For the cost of $59 per week, we get three generously-portioned, healthy meals that serve two people, just like the Summer Vegetable Gnocchi, pictured above. The variety of choices are fabulous, and I can pick from either their Signature or Weight Watchers dishes. It keeps us from eating in restaurants on nights that I can’t decide what to cook and it has actually cut down on food/grocery costs, as well as calorie intake. In addition, it’s most definitely reduced the amount of wasted food because if you need, for example, one poblano pepper, you’re going to get exactly one poblano pepper in your box of goodies.
Where else can you dine on a wholesome, gourmet meal for under $10 per person?
As an added bonus, the prep instructions come with wine pairing suggestions.
While the recipes and ingredients sound exotic — and some are — the taste and ease of preparation is worth every bit of hesitation you might initially have.
Honestly, my first delivery was disappointing, through no fault of the company. My box was damaged in shipping by the carrier and arrived in a heap of upside-down cardboard wetness. I called the Blue Apron and was told to throw away the delivery. They assured me the food would be replaced and gave me extra meals to compensate.
The situation was easily resolved. That was over two months ago, and I’ve never had a problem since. (Customer service for Blue Apron? A+!)
So, before you wreck your brain trying to decide what to make for lunch or dinner AGAIN, don’t discount the option of meal kit prep plans. For me, this method of healthier eating eases the guilt of making a late-night taco run. (Just keepin’ it real…)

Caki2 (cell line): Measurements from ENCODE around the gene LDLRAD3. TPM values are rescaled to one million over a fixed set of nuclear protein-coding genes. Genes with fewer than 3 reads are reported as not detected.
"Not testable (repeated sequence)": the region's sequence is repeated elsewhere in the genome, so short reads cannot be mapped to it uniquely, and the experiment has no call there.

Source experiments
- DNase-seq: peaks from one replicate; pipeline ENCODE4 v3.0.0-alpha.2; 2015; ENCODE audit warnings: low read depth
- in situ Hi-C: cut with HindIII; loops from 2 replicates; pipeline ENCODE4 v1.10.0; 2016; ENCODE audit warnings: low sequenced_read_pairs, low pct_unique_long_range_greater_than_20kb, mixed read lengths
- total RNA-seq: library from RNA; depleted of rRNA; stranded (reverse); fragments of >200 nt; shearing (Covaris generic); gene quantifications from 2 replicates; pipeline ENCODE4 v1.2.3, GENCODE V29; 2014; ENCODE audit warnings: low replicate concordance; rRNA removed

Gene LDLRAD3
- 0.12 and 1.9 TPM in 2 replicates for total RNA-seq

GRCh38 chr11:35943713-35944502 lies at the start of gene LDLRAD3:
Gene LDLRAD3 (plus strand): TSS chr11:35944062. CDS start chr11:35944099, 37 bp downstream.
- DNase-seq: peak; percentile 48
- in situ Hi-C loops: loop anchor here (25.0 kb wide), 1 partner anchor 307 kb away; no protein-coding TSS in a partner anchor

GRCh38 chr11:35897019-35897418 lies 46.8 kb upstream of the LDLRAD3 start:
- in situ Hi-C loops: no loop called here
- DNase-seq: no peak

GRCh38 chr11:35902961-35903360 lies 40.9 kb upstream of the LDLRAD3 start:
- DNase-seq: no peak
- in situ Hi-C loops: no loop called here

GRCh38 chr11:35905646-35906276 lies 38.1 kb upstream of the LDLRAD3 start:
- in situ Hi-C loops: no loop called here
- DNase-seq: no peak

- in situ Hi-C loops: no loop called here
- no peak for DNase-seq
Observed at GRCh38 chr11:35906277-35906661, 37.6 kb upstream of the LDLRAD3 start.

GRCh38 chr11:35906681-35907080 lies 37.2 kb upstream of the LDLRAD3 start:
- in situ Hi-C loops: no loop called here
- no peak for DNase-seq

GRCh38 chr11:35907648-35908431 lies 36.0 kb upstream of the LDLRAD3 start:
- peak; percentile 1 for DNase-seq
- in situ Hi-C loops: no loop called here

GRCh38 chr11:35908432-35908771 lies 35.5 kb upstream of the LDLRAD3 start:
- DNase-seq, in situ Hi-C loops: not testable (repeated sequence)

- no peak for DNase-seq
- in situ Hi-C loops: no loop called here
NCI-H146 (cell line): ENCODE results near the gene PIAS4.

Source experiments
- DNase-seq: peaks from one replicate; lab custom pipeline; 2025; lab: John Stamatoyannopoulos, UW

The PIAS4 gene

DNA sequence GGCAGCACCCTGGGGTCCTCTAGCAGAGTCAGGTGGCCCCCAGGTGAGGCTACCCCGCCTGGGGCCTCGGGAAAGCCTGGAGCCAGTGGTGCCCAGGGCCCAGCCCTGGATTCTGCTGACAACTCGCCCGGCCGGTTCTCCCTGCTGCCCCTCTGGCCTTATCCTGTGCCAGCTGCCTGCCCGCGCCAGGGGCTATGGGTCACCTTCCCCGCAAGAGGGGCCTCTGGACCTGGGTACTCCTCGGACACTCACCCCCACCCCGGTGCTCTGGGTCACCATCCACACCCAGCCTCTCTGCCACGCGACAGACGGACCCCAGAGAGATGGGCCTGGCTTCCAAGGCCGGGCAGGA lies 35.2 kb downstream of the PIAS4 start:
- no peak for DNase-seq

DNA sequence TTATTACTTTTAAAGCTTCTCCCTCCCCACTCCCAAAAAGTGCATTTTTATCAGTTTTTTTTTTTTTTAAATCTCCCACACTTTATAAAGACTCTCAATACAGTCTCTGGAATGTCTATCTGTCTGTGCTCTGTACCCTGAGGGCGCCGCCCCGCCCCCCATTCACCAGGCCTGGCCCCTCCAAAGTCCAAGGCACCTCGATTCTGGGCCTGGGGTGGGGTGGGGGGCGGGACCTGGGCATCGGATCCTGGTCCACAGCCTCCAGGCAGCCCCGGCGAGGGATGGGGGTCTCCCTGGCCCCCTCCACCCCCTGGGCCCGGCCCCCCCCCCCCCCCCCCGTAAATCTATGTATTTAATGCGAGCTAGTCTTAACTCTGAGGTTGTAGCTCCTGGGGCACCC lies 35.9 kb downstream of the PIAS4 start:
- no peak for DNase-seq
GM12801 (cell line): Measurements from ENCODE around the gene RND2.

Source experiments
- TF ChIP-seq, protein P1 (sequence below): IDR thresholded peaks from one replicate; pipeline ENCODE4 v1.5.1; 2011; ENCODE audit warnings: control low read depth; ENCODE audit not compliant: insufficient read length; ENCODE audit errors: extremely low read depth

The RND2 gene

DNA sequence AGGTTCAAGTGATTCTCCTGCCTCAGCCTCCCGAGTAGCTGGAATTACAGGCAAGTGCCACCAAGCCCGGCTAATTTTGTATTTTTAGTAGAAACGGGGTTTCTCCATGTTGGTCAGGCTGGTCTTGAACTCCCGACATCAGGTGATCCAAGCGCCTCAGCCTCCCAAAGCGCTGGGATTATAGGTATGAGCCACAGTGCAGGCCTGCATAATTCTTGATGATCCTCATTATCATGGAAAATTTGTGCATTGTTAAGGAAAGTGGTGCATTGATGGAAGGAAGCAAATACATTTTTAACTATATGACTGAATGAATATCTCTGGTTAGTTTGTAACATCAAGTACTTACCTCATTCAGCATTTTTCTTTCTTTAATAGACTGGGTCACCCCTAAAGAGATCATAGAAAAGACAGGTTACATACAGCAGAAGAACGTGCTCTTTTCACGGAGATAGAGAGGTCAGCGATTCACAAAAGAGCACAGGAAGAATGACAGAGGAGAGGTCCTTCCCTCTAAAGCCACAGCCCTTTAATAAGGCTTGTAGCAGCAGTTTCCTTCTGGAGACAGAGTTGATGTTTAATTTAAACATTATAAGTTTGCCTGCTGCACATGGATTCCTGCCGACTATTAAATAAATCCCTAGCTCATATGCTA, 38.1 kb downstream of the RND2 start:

Stick figures and abstracts
I don’t have an artistic bone in my body. Creative, yes; artistic, no. During the Pictionary years, I could never even find a partner brave enough to be willing to lose with me! While I’ve always admired any form of artistic talent from a distance, I’ve steered clear of any attempt to create it.
Nope, art was not for me.
But then I surrendered to temptation when I was invited by my very talented, artistic (!!!) friend, Ollie Fife Schiller, to attend her acrylic pouring class. She assured me, “It’ll be fun! You can do this!”
OK. I was going to attempt something “abstract.”
I drug my reluctant self into an art studio filled with what seemed like hundreds of bottles of paint mixture and a room full of incredibly gifted artists. There I was, among some of our community’s most accomplished talent, hoping against hope to make it through the day with some small sense of dignity remaining.
Somewhere along the way, I really got into the idea of being able to create something from nothing. I found comfort and calm in the fluidity of the colors and loved the idea that I could manipulate the designs by simply turning the pieces.